The Military and Veterans Education Protection Act is supported by several veterans and student groups including: Student Veterans of America, Iraq and Afghanistan Veterans of America, VetJobs, and the Military Officers Association of America.
"This legislation will protect the integrity and credibility of the new GI Bill and strengthen our nation's investment in our veterans who have given so much over the last 10 years to protect our freedom," said VADM (retired) Norb Ryan, National President of the Military Officers Association of America.
CARPER: "I believe we have a moral imperative to ensure that those who have sacrificed for our country obtain the best education possible, one that will equip them with the skills they need to find a good job, repay their college loans, and go on to live productive lives. Everything I do, I know I can do better. The same can be said about current educational programs that serve veteran and military students. We currently have some schools that serve veterans and service members' education needs very well – in essence they wear 'white hats.' Unfortunately, we also have some schools whose hats aren't so white and those are the schools we're trying to reach with this legislation. We must focus on how we can fix problems within the higher education system by better encouraging all schools to deliver a higher quality education to our military and veteran populations. This legislation is a responsible approach to an important issue, one that has been vetted with and is supported by many veterans and military service groups and leaders. We demand so much of our men and women in uniform. We must also demand more from the schools that serve our service members and veterans so we can get better results from this taxpayer funded program. I look forward to working with my colleagues on both sides of the aisle and in both chambers to move this important bill forward."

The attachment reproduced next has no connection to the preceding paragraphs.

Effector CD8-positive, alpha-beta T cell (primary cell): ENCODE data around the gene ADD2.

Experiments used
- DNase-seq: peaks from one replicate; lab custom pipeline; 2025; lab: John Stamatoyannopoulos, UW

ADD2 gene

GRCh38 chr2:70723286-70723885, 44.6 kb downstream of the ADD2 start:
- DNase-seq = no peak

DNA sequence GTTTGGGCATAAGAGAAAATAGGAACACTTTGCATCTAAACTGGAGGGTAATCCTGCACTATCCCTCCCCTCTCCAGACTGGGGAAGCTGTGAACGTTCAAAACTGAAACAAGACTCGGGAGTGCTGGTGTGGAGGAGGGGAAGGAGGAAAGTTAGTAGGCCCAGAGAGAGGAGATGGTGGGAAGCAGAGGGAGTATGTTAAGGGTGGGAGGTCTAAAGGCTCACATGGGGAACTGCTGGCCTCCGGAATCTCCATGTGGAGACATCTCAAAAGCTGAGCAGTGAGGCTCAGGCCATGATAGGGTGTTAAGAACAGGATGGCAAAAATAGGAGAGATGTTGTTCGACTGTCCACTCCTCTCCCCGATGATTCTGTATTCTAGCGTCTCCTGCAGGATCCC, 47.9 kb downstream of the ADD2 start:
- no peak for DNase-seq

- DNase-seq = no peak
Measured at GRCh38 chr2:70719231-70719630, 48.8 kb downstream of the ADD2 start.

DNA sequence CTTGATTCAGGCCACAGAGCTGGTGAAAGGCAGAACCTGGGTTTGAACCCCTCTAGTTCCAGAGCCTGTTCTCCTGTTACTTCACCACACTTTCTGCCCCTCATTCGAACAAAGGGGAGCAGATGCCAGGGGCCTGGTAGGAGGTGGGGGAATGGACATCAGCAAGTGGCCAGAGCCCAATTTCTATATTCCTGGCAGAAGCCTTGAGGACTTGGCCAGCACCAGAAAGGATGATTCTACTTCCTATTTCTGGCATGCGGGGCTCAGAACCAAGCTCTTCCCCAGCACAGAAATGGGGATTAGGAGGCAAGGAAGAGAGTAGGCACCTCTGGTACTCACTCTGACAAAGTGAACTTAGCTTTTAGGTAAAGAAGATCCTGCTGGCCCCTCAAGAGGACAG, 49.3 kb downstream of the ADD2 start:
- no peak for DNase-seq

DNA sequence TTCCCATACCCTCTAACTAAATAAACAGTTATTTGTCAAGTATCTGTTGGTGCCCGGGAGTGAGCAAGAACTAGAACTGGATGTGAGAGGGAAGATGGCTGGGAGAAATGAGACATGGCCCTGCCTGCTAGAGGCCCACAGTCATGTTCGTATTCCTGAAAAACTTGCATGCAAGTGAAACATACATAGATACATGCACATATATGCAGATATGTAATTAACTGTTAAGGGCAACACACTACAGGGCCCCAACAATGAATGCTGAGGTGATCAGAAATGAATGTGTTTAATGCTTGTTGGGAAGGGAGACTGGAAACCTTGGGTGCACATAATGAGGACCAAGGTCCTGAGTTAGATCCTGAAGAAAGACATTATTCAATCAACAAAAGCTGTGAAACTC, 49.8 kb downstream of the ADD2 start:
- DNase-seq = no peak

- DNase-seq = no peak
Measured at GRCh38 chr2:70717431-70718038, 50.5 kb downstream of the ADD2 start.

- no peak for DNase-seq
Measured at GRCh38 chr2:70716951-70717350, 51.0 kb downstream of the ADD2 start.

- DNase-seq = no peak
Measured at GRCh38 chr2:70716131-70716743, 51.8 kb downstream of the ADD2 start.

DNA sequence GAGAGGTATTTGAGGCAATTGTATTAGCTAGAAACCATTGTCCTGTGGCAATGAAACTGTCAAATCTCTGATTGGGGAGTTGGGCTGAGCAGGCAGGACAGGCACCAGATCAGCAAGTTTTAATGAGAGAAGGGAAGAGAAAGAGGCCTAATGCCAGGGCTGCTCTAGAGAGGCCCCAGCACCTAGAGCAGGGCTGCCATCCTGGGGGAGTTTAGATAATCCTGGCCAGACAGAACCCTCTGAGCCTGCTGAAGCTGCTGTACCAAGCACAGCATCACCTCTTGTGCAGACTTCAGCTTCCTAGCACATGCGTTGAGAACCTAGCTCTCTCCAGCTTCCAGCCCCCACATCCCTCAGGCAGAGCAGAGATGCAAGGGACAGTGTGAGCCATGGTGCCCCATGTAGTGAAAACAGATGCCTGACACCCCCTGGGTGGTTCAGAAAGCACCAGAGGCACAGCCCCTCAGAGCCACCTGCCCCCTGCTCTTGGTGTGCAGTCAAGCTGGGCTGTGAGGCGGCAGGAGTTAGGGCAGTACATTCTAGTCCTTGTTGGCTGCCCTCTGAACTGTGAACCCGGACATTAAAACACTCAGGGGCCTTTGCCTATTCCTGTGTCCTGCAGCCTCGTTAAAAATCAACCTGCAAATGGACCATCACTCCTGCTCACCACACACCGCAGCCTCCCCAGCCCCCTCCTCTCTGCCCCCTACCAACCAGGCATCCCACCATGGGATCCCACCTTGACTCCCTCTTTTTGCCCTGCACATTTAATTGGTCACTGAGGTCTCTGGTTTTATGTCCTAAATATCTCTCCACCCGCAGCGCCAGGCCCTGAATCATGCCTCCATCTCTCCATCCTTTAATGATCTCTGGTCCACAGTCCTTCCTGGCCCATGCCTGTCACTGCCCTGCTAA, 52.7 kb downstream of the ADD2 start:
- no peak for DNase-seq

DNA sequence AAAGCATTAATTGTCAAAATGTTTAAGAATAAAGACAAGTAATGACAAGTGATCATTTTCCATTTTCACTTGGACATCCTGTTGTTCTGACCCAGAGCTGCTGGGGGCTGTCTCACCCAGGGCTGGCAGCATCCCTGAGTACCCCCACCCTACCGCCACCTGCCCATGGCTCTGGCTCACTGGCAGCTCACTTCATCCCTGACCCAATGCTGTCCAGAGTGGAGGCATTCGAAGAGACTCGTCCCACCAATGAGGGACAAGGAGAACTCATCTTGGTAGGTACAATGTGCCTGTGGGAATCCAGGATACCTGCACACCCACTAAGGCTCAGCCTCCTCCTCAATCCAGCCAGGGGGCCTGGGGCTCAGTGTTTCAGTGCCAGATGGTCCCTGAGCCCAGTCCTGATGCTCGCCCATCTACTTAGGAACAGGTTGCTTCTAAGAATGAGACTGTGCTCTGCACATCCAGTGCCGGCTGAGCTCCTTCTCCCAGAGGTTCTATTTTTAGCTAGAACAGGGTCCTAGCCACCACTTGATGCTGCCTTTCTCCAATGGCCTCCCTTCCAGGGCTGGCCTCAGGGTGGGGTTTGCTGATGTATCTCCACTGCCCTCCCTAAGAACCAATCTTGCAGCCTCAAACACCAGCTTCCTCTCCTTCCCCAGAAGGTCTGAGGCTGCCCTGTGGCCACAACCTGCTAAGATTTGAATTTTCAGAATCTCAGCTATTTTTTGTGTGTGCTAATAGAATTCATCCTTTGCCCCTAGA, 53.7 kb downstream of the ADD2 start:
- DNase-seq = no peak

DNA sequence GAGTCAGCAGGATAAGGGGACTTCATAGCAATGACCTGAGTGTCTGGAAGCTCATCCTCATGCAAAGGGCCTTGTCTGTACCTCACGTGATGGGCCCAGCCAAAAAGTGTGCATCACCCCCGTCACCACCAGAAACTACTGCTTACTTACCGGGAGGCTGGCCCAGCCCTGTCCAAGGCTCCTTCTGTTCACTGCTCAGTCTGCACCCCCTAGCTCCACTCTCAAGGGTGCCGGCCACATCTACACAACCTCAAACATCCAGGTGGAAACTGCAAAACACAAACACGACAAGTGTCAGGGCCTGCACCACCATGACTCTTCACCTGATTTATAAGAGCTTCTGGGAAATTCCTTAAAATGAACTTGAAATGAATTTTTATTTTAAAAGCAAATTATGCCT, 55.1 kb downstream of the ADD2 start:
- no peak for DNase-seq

SPEIER: "We've got to ask the question – when these for-profits are taking taxpayer funds and attributing 22% to marketing, 37% to profit, and they have an abysmal 60-70% drop out rate – is this a good deal for taxpayers? Is this a good deal for students? This bill holds for-profits accountable and puts all taxpayer funded loans and benefits into the 90% side of the formula where they ought to be."
HARKIN: "We cannot simply stand by while our service members and veterans are being targeted and aggressively recruited by for-profit colleges that are just looking to make a quick buck off their hard-earned benefits," said Harkin, a veteran and Chairman of the Senate Health, Education, Labor and Pensions Committee. "Our obligation is to make sure our veterans and service members get an education that gives them an economic jumpstart, not to pad the profits of education companies that often overpromise, overcharge and under-deliver."